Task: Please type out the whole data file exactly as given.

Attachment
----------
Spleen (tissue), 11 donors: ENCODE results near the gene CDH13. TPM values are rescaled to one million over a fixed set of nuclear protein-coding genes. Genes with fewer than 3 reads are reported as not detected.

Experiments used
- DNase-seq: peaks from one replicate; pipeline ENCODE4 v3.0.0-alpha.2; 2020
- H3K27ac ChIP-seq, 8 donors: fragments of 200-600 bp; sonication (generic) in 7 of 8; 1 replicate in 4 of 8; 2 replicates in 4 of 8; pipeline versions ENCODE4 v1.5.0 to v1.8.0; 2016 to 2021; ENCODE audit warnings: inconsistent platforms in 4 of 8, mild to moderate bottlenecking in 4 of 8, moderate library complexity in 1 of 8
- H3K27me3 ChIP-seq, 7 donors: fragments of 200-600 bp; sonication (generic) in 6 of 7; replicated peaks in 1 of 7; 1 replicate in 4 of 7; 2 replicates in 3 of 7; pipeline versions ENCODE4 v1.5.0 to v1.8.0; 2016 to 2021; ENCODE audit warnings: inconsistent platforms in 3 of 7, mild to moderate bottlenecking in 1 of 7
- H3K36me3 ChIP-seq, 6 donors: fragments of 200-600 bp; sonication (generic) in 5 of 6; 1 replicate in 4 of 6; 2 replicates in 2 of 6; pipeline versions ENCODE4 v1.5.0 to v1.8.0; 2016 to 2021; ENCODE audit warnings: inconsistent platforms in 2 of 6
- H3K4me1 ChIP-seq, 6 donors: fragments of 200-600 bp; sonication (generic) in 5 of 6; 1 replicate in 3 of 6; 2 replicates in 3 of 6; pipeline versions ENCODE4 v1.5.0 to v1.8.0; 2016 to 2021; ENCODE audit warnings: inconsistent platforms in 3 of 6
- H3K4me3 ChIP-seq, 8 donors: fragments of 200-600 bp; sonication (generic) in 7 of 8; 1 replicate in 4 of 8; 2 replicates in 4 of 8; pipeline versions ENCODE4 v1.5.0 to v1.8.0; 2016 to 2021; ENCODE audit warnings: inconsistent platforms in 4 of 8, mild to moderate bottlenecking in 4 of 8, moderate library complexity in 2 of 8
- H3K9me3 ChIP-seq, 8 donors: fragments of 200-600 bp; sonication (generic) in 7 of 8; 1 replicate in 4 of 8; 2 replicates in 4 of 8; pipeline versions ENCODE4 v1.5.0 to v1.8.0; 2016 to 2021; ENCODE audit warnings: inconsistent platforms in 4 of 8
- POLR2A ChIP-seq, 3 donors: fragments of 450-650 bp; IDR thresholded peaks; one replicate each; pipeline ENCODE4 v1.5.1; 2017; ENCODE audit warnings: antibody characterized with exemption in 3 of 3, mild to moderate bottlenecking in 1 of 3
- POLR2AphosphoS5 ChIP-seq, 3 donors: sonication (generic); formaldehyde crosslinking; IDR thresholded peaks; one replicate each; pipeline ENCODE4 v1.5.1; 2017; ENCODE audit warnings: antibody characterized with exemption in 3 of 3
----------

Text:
Spleen (tissue), 11 donors: ENCODE results near the gene CDH13. TPM values are rescaled to one million over a fixed set of nuclear protein-coding genes. Genes with fewer than 3 reads are reported as not detected.

Experiments used
- DNase-seq: peaks from one replicate; pipeline ENCODE4 v3.0.0-alpha.2; 2020
- H3K27ac ChIP-seq, 8 donors: fragments of 200-600 bp; sonication (generic) in 7 of 8; 1 replicate in 4 of 8; 2 replicates in 4 of 8; pipeline versions ENCODE4 v1.5.0 to v1.8.0; 2016 to 2021; ENCODE audit warnings: inconsistent platforms in 4 of 8, mild to moderate bottlenecking in 4 of 8, moderate library complexity in 1 of 8
- H3K27me3 ChIP-seq, 7 donors: fragments of 200-600 bp; sonication (generic) in 6 of 7; replicated peaks in 1 of 7; 1 replicate in 4 of 7; 2 replicates in 3 of 7; pipeline versions ENCODE4 v1.5.0 to v1.8.0; 2016 to 2021; ENCODE audit warnings: inconsistent platforms in 3 of 7, mild to moderate bottlenecking in 1 of 7
- H3K36me3 ChIP-seq, 6 donors: fragments of 200-600 bp; sonication (generic) in 5 of 6; 1 replicate in 4 of 6; 2 replicates in 2 of 6; pipeline versions ENCODE4 v1.5.0 to v1.8.0; 2016 to 2021; ENCODE audit warnings: inconsistent platforms in 2 of 6
- H3K4me1 ChIP-seq, 6 donors: fragments of 200-600 bp; sonication (generic) in 5 of 6; 1 replicate in 3 of 6; 2 replicates in 3 of 6; pipeline versions ENCODE4 v1.5.0 to v1.8.0; 2016 to 2021; ENCODE audit warnings: inconsistent platforms in 3 of 6
- H3K4me3 ChIP-seq, 8 donors: fragments of 200-600 bp; sonication (generic) in 7 of 8; 1 replicate in 4 of 8; 2 replicates in 4 of 8; pipeline versions ENCODE4 v1.5.0 to v1.8.0; 2016 to 2021; ENCODE audit warnings: inconsistent platforms in 4 of 8, mild to moderate bottlenecking in 4 of 8, moderate library complexity in 2 of 8
- H3K9me3 ChIP-seq, 8 donors: fragments of 200-600 bp; sonication (generic) in 7 of 8; 1 replicate in 4 of 8; 2 replicates in 4 of 8; pipeline versions ENCODE4 v1.5.0 to v1.8.0; 2016 to 2021; ENCODE audit warnings: inconsistent platforms in 4 of 8
- POLR2A ChIP-seq, 3 donors: fragments of 450-650 bp; IDR thresholded peaks; one replicate each; pipeline ENCODE4 v1.5.1; 2017; ENCODE audit warnings: antibody characterized with exemption in 3 of 3, mild to moderate bottlenecking in 1 of 3
- POLR2AphosphoS5 ChIP-seq, 3 donors: sonication (generic); formaldehyde crosslinking; IDR thresholded peaks; one replicate each; pipeline ENCODE4 v1.5.1; 2017; ENCODE audit warnings: antibody characterized with exemption in 3 of 3